Conservatives will have to re-engage with multilateralism too, and distance themselves even further from a dangerous nationalism re-emerging worldwide.

There is a distinction between the patriotism we all share, and a too often belligerent ‘my country First’, nationalism which withers when an external crisis emerges. Or it should do. But it does not.

Even as I write I know states are competing massively, and who knows with what tactics, to secure scarce and vital medical resources, ventilators, masks and protective clothing, for themselves. There is no easy answer to this.

Who would not want their country to do its utmost to ensure such goods? But one states success will mean more deaths elsewhere.

How will this be resolved next time, if the world continues to be led by those who think a beanie hat with a nationalistic slogan is the future, and are prepared to pay for exclusivity of a vaccine?

We will need a better attitude to multilateralism from Conservatives, not seeing, as the US is relentlessly doing, international bodies as determined to undermine them, and as China and Russia view the UN Security Council, making its peacemaking efforts almost nul and void, and as an element in the Brexit debate here saw everything Brussels did as an attack on the UK which could now lead to the unfortunate ending of vital health, cultural and safety relationships for fear of lost sovereignty – just judge things on their merits.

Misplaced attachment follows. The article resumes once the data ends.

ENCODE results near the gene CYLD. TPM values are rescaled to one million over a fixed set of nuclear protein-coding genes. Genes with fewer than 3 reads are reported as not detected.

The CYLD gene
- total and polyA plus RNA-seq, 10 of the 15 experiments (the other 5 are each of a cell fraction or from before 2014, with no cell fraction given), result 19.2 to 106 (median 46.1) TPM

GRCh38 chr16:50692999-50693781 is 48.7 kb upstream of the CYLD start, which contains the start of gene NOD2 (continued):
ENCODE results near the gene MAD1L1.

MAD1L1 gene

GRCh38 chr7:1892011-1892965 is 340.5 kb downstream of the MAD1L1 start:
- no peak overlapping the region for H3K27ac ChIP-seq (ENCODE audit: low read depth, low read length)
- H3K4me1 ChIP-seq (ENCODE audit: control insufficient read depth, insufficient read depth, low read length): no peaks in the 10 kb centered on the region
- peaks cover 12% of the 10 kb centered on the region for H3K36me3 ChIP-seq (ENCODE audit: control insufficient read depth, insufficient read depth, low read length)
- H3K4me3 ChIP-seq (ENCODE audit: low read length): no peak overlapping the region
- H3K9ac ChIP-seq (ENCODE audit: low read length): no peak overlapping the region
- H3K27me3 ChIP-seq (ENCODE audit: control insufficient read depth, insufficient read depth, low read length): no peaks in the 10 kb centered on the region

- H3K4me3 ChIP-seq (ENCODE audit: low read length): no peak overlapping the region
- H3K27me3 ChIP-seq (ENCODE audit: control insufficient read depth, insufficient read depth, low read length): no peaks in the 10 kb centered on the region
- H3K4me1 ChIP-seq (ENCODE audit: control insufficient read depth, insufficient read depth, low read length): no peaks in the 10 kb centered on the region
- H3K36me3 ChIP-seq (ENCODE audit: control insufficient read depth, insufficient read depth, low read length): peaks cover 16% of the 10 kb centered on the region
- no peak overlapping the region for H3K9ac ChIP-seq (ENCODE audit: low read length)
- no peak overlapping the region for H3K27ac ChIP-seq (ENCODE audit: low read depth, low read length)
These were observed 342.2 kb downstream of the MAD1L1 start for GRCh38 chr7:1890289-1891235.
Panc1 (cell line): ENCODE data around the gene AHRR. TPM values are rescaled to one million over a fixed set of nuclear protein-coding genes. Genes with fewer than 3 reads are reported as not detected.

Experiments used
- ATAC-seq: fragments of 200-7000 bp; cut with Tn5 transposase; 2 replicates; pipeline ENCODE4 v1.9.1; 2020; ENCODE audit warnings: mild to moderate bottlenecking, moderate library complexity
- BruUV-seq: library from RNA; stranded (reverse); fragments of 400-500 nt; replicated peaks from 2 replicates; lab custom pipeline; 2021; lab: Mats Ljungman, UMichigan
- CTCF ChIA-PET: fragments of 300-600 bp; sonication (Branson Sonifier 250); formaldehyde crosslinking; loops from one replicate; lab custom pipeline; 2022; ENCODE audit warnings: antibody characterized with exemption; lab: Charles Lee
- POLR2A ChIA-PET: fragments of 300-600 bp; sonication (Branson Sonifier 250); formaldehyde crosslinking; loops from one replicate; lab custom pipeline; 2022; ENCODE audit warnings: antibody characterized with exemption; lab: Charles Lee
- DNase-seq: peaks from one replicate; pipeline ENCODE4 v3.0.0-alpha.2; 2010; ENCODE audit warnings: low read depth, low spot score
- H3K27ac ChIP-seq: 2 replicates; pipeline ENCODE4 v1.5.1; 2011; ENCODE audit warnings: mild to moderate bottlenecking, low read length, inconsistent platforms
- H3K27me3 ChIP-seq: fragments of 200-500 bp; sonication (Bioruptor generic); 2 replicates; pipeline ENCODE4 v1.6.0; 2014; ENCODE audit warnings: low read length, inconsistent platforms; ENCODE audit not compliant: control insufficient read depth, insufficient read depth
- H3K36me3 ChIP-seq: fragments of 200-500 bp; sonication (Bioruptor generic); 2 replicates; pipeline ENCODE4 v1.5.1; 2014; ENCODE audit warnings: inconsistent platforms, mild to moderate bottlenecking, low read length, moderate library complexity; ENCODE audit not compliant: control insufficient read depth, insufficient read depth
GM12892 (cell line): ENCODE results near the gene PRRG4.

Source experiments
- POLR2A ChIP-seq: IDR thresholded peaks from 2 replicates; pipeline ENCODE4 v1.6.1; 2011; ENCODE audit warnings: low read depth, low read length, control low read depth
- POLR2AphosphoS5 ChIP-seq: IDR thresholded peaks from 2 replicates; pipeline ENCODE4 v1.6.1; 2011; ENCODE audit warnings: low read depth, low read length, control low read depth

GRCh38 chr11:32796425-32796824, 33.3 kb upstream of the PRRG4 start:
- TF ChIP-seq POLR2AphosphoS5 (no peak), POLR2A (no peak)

Forget the ideology and accept that in some areas working together, even if we do not agree with every decision, means better outcomes for all.

On the other side of the ideological coin, those who see the state as the answer to everything will need to take into account that a virus shines a merciless spotlight on regimes of all kinds; a state without controls will disregard its people for its principles, as the inevitable analysis of what has happened since the outbreak of this crisis will demonstrate.

The building of sensible partnerships in healthy states between public and private will mean a ‘levelling’ of ideology, with admissions for all.

A re-entry strategy is needed, here and worldwide, and there is no reason why the UK should not take a global lead on this, and we should start now. We have the technology, the people, the administration and, I hope, a far sighted government.

This virus is probably not “the big one”. But another is coming, as the WHO predicted. Since 1970 it tells us that some 1500 new pathogens have been discovered.

They will not all have the Coronavirus mortality rate of three per cent; that of Ebola is about 50 per cent. We need to be ready domestically and abroad, not least in those states whose health systems are woefully short of the ability to deal with tragedy like ours, from where a new virus can emerge, and to which our UKAid effort needs to remain dedicated.

As the virus has shown, it knows no politics, nor geographic boundaries. Global Health Security, and the political drive to support it, can emerge strengthened from all this. A hospital and path lab in Wuhan, or the Congo, or Tehran is now local to me also.